Walgreens Ordered to Pay $16.6M Settlement for Dumping Hazardous Waste, Records

Drugstore chain faced a lawsuit brought by the Marin District Attorney's Office and 44 others claiming more than 600 of its stores in California illegally disposed of hazardous waste.

An Alameda County judge ordered Walgreen Co. on Thursday to pay $16.57 million to settle a lawsuit claiming that more than 600 of the chain's stores in California, including four Walgreens in Marin, illegally dumped hazardous waste and unlawfully disposed of customer records containing confidential medical information.

Under terms of the settlement, Walgreen Co. must pay $20,000 in civil penalties and cost recovery to the Marin County District Attorney's Office, as well as $4,000 to the waste management division of the county's public works department. There are four Walgreens stores in Marin: at 227 Shoreline Hwy. in Mill Valley, 820 Sir Francis Drake Blvd. in San Anselmo and 830 Third St. and 155 Northgate One in San Rafael.

In ordering Walgreen Co. to pay up, Alameda County Superior Court Judge Wynne Carvill concluded a civil enforcement lawsuit filed in Alameda County in June 2012 that was led by the District Attorneys of Alameda, San Joaquin, Solano, Monterey, Riverside, and Yolo, and the City Attorney of Los Angeles.

The legal action followed inspections of trash bins at Walgreens stores around the state. In the fall of 2009, investigators from the California Department of Toxic Substances Control and local environmental health agencies (CUPAs) conducted a series of waste inspections of dumpsters belonging to Walgreens’ stores, officials said. 

The inspections found that Walgreens "unlawfully handled and disposed of various hazardous wastes and materials over a six and one half year period, including pesticides, bleach, paint, aerosols, automotive products and solvents, pharmaceutical and bio hazardous wastes and other toxic, ignitable and corrosive materials."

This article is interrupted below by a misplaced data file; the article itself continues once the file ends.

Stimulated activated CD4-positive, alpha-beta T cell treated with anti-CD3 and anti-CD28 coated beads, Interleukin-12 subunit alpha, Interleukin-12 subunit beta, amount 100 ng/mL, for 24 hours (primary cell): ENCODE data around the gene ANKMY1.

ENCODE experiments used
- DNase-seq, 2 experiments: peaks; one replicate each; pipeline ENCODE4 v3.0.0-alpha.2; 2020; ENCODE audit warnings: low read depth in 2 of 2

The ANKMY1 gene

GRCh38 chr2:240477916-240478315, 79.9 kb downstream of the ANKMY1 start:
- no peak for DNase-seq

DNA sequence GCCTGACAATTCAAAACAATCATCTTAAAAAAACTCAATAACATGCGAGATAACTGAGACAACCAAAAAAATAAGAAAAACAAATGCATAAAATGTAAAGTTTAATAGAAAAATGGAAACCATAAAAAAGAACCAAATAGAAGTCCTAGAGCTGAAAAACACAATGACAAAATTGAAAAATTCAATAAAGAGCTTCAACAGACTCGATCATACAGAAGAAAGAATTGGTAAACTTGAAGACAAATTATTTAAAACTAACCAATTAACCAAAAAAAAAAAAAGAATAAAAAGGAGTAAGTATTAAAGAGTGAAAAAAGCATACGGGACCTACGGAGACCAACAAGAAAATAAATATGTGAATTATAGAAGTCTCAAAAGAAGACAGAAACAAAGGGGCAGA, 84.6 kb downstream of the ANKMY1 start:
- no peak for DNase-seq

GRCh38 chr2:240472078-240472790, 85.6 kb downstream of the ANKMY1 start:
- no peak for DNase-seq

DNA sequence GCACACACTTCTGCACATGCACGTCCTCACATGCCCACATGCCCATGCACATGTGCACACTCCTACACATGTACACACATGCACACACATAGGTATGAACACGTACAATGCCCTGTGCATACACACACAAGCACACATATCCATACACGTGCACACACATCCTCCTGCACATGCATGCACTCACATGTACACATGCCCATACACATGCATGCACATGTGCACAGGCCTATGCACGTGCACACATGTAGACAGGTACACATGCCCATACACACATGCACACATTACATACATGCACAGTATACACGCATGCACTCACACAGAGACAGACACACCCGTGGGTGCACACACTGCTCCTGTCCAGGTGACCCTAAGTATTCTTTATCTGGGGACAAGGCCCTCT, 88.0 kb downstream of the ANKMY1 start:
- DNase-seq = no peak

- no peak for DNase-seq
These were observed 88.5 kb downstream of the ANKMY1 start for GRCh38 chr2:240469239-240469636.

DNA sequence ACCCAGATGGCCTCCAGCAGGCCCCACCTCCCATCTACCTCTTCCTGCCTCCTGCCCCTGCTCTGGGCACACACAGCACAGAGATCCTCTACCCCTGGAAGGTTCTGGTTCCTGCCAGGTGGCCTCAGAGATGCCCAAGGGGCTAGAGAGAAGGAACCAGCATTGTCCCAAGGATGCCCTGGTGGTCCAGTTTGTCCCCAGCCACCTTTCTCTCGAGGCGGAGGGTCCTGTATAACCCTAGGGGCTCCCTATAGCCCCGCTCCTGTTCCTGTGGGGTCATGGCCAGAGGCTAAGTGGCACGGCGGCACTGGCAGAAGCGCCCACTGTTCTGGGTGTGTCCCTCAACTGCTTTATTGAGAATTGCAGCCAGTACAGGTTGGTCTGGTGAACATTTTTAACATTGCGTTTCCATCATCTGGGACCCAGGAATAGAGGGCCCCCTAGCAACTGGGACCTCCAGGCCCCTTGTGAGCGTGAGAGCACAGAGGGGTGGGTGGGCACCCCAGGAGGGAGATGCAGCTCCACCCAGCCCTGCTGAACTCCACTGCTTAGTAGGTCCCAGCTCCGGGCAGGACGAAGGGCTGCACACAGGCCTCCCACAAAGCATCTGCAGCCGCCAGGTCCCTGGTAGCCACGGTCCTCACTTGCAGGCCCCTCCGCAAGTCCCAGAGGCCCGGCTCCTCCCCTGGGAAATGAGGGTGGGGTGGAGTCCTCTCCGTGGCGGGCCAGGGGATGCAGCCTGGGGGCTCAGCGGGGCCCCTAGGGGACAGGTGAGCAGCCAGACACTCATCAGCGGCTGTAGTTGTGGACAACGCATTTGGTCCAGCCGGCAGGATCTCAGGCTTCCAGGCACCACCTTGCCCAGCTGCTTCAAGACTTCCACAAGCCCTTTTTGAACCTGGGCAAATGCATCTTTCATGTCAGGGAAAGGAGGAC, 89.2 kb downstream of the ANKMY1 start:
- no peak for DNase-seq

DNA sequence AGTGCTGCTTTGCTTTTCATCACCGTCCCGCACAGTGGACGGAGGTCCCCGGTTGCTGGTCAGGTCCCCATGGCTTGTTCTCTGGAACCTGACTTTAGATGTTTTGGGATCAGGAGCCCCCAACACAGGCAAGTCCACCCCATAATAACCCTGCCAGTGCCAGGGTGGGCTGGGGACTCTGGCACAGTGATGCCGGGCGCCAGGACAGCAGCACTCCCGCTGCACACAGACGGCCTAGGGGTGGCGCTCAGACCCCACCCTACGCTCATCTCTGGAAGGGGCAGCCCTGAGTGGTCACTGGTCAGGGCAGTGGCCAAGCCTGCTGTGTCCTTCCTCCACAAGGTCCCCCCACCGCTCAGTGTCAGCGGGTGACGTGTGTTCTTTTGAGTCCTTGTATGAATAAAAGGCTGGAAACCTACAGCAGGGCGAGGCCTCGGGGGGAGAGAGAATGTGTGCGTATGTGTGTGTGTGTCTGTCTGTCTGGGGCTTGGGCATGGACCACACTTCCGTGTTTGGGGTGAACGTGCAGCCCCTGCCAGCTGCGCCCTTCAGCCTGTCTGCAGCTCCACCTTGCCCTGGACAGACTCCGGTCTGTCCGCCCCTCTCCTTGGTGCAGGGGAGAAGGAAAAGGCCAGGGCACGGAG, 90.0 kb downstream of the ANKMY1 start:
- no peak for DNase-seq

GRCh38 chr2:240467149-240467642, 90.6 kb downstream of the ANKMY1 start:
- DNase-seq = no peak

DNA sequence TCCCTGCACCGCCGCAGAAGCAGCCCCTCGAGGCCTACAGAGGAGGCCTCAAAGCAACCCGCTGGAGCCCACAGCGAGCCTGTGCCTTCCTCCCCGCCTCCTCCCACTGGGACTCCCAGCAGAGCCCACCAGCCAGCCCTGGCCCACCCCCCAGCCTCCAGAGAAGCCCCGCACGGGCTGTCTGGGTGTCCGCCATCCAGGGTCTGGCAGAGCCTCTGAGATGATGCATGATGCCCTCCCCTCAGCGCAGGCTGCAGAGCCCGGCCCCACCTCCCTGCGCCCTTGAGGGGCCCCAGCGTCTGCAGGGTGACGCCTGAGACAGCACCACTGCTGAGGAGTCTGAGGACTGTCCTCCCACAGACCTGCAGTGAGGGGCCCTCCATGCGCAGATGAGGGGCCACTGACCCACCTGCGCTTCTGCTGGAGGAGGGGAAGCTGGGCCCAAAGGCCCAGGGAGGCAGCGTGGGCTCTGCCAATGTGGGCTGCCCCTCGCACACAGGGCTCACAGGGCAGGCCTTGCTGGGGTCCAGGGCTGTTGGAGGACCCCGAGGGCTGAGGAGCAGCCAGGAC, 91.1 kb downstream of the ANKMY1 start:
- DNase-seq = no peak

The lawsuit also alleged that Walgreens stores "unlawfully disposed of customer records containing confidential medical information without preserving the confidentiality of the information therein. 

"California Walgreens’ stores have adopted enhanced policies and procedures designed to eliminate the disposal of hazardous waste products and confidential customer information records into store dumpsters," Alameda County District Attorney Nancy O'Malley said in a statement.

Walgreens spokesman Jim Graham noted that the company did not admit any wrongdoing in the settlement.

"But like a number of other major retailers who faced similar questions in California, we agreed to settle this case to avoid the time and expense of protracted litigation," he said in a statement. "We are fully committed to continuing to improve our waste disposal practices.”

“Since 2007, we have invested millions of dollars to develop and implement a comprehensive waste management program at all of our California stores to properly handle and dispose of discarded, damaged or expired consumer products that are covered by hazardous waste regulations in California," he continued. "We are continuing to strengthen our programs to ensure that these procedures are properly followed."

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